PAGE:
Low cost carriers have come to stay in every part of the world. From the pioneers at LCC travel at Southwest, to the budget options of Ryanair and AirAsia, this method of air travel has captured the attention of a large portion of the flying population. The most recent development in this field have been transatlantic and long haul LCCs. WOWair, Norwegian and Westjet are a few of the airlines that fly into the US. In Asia, Scoot, Jetstar and AirAsiaX are all strong competitors.
For the longest time, legacy carriers, such as American and Air France have shied away from this phenomenon. This began to change a few years back with Delta Airlines introducing “Basic Economy” in order to compete with the likes of Spirit and Frontier. The bare bones economy fares offer very little for the passenger. No checked luggage, no seat assignment, and in some cases, no elite miles, come at the expense of a better ticket. American and United followed suit. Across the border, Air Canada launched their hybrid model of Air Canada Rouge. Rouge is a mix between leisure airline (such as Air Transat) and long haul LCC. These airlines have seen success in their LCC-esque endeavors and their competition has noticed.
British Airway’s Parent IAG to Start Transatlantic Low Cost Carrier
One of the groups that has noticed is IAG, the parent of oneworld carriers Iberia and British Airways. They are no strangers to the LCC market, given that they own a majority of Vueling. Vueling is a Barcelona based LCC, with bases throughout Western Europe. The airline operates a successful business model, and IAG believes they can use that to their advantage.
Basing their new carrier at Barcelona would have logical advantages. IAG believes that they can use Vueling to feed passengers into their new venture. The airline group is looking into a variety of possible destinations. These destinations range from Los Angeles, to Buenos Aires, to Tokyo.
IAG has not mentioned which aircraft they would use, and where would they source them. I believe, however, they will use aircraft from British Airways, given the downturn after Brexit. I can also see them purchasing second hand aircraft cheaply, and repurposing them for long-haul flights.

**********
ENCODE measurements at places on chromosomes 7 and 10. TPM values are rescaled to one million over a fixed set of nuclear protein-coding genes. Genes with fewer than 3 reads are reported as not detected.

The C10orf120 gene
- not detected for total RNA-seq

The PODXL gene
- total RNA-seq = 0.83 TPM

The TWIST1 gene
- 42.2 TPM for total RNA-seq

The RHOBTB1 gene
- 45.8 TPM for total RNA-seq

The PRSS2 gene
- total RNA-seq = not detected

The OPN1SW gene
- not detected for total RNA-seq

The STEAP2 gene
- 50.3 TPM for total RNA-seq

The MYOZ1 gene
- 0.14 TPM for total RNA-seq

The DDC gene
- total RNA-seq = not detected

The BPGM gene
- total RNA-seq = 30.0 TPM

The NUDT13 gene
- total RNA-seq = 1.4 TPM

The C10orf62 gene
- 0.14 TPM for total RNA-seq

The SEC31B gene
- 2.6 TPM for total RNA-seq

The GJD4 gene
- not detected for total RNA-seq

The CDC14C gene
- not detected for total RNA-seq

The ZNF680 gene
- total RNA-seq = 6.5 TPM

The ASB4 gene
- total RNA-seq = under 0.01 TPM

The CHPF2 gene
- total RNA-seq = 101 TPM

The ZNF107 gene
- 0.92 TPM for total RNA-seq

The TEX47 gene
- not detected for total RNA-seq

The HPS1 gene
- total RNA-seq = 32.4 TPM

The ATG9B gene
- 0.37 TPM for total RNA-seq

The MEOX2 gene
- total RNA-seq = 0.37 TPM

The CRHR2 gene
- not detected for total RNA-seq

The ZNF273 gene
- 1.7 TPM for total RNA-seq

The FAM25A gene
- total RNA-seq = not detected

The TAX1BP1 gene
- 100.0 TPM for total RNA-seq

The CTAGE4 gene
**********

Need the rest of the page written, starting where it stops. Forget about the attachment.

Not a New Phenomenon
The trend of long-haul LCCs is not new. Even some ten years ago, there were carriers such as ZOOM from Canada. ZOOM offered a low cost model similar to WestJet. History had them fold because of the economic crisis of the late 2000s. With the development of aircraft like the 787, this concept became popular again. Most LH-LCCs use new 787s or A330s. Norwegian Longhaul has been expanding aggressively since they began to have their 787s delivered. They offer operating bases in Copenhagen, Stockholm, Oslo, London and Barcelona. Even Lufthansa has started taking a look into LH-LCCs. Their subsidiary Eurowings has started international flights. Although most of these work to supplement Lufthansa’s network, they are modeled after the LCC concept.
As LCCs continue to push into the longhaul market, I foresee fares to continue to drop. Delta already has their Basic Economy product on international flights. I expect to see this trend to pass to United and American. We may see jetBlue expand into longhaul operations with their Mint-equipped aircraft. Premium cabins will continue to become a competitive marketplace, with the expansion of United’s Polaris product, as well as Delta’s new business class.
In terms of IAG’s new LH-LCC, I expect it to have strong codesharing agreements with Vueling. It will be interconnected with Vuelings network, and even keep the Vueling name. I expect the airline to impact Iberia and Iberia Express’ performance, but not by much. It will probably stay separate from the oneworld alliance, just like Vueling.
The long haul market has been invaded by the LCCs, and I believe that they will stay. The phenomenon has great appeal, and will probably gain traction as more and more people get to travel. The next step is for US based carriers to start launching LH-LCCs. Maybe jetBlue will be the first, but airlines such as Spirit and Frontier could also be in the lookout for the opportunity. Only time will tell how many of these survive. Hopefully airlines will adapt to offer customers more choices.
What do you think? Are you a fan of Longhaul LCCs? Should IAG launch their own LH-LCC? Let us know in the comments section!